Chakhokhbili is pieces of chicken or other poultry stewed in tomato sauce. Prior to this, they are fried in a pan without fat. Then tomatoes are added and the dish is stewed in vegetable juice.
Chikhirtma is a thick soup from mutton or, more often, poultry with whipped eggs and flour. Chikhirtma is usually spiced with mint and saffron as well as coriander, parsley, and basil.
Khashlama is a soup made from tender veal with parsley and celery roots, spiced with garlic and parsley.
Khashi is beef tripe, leg and head bone broth strongly seasoned with garlic. Traditionally Shashi is eaten in the morning. This is a very rich, nutritious, and healthy dish popular among Georgians after an all-night supra.
Chanakhi is meat with vegetables stewed in clay pots in an oven. For chanakhi, only fat mutton is used along with eggplant, tomatoes, potatoes, and onions. Sometimes rice is added. Parsley, coriander, basil, and black and red pepper are used.
Churchkhela is the best-known sweet among of traditional Georgian cuisine. These Georgian national sweetmeats are made of nuts beaded on a thread and cooked in flour-thickened grape juice. The best-known recipes of Churchkhela in Georgia are Kakhetian and Imeretian.
Gozinaki is cooked from walnuts are flat candies in honey. Georgians prepare these sweets on the first day of the new year.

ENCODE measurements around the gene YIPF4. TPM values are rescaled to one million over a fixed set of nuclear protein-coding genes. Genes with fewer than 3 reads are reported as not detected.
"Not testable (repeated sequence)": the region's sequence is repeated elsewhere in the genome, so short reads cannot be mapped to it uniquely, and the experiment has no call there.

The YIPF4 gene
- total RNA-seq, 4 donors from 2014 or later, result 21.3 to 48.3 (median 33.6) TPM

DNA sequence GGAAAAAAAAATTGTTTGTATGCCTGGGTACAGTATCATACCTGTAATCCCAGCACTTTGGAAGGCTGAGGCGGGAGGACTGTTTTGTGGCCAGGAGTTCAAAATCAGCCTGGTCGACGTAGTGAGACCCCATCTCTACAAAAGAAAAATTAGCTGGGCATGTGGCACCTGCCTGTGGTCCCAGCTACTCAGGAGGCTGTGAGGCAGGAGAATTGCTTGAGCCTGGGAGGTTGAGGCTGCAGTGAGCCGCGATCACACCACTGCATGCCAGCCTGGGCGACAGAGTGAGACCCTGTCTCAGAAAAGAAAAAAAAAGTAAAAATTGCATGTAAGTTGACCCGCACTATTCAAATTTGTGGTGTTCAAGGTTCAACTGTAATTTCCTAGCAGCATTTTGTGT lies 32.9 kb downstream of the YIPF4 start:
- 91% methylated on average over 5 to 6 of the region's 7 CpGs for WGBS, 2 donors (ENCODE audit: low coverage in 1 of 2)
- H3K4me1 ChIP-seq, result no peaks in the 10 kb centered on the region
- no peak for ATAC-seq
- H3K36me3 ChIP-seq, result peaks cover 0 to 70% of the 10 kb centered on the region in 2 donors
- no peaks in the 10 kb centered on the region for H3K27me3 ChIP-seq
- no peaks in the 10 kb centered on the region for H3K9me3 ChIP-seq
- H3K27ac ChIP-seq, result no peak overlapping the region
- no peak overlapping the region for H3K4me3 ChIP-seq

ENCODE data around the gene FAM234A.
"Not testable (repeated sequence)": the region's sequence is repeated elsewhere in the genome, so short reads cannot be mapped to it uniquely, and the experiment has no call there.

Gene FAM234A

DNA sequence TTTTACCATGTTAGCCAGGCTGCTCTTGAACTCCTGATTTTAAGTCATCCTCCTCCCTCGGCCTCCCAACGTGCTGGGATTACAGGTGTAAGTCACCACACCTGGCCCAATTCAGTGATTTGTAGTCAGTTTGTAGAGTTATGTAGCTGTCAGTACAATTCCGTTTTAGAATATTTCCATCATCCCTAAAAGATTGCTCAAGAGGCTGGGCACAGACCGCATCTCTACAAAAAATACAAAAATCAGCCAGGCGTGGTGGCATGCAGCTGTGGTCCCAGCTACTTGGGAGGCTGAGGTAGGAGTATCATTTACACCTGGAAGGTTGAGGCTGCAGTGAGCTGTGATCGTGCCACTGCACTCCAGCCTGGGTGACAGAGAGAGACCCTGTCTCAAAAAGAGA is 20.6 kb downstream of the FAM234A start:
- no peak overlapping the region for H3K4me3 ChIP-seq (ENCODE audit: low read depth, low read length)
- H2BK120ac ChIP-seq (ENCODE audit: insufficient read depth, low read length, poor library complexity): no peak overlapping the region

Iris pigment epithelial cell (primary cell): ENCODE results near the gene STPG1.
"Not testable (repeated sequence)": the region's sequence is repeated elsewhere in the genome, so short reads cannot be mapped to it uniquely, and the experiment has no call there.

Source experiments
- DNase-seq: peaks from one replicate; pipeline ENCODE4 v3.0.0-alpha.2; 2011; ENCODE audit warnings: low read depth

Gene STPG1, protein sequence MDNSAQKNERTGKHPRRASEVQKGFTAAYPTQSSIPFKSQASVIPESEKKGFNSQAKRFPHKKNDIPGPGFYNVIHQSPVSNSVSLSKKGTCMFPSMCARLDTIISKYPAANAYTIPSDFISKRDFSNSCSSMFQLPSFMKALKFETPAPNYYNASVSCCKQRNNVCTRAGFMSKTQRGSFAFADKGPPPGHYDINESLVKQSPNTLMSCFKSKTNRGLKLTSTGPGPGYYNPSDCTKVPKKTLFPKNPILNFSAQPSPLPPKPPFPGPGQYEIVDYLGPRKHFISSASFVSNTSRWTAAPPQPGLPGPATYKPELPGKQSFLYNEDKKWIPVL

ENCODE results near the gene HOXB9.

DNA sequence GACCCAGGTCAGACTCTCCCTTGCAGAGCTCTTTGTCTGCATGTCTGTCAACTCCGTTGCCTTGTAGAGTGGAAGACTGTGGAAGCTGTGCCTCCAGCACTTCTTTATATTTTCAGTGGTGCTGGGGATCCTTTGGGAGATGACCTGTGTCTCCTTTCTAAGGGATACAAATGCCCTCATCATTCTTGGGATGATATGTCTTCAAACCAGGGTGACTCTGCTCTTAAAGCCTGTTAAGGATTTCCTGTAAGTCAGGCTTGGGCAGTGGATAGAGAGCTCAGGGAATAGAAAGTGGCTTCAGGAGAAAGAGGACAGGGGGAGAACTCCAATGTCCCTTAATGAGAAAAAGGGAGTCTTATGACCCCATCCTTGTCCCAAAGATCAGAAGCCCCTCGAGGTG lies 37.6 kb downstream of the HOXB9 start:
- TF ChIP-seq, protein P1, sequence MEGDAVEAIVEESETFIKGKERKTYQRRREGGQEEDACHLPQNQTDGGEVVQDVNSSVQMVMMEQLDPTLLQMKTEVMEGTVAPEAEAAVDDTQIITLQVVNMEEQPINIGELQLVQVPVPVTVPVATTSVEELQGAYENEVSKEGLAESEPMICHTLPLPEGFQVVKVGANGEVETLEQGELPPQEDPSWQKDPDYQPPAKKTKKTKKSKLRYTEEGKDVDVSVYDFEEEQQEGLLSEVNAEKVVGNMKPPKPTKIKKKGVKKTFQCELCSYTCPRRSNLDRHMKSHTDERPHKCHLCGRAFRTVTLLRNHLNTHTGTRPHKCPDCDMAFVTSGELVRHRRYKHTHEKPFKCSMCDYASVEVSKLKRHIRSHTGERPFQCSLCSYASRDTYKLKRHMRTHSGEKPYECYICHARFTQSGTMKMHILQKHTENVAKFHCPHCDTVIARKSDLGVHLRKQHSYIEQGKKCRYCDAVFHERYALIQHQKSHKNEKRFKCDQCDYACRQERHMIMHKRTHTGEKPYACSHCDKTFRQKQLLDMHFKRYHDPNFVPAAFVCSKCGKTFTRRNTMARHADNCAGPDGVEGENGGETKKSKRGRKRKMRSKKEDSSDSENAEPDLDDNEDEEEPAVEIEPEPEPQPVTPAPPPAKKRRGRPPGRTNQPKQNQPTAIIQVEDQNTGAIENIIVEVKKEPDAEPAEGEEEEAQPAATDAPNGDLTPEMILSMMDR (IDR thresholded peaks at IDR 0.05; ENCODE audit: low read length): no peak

Another traditional Georgian dish is eggplant with walnut. Badrijani is served with traditional Georgian sauces and seasonings, also enhanced with nuts. There are lots of popular dishes in Georgian Cuisine: starters and snacks – lobio (beans) and eggplants, pkhali (mostly from spinach).
Georgian cuisine employs the use of spices in almost every dish. Particularly specific to Georgian cuisine is the use of kindzi, dzira, and tarragon. Depending on the season, parsley, fennel, ramson, mint, basil, savory, tarragon, fennel, parsley, coriander, basil, mint, khmeli-suneli, cinnamon, cloves, saffron, red pepper, and coriander are used in Georgian recipes.
The most common bread in Georgia is shotis puri and tonis puri. It is baked in a special traditional oven – tone. As bread Georgians also serve corn tortillas mchadi.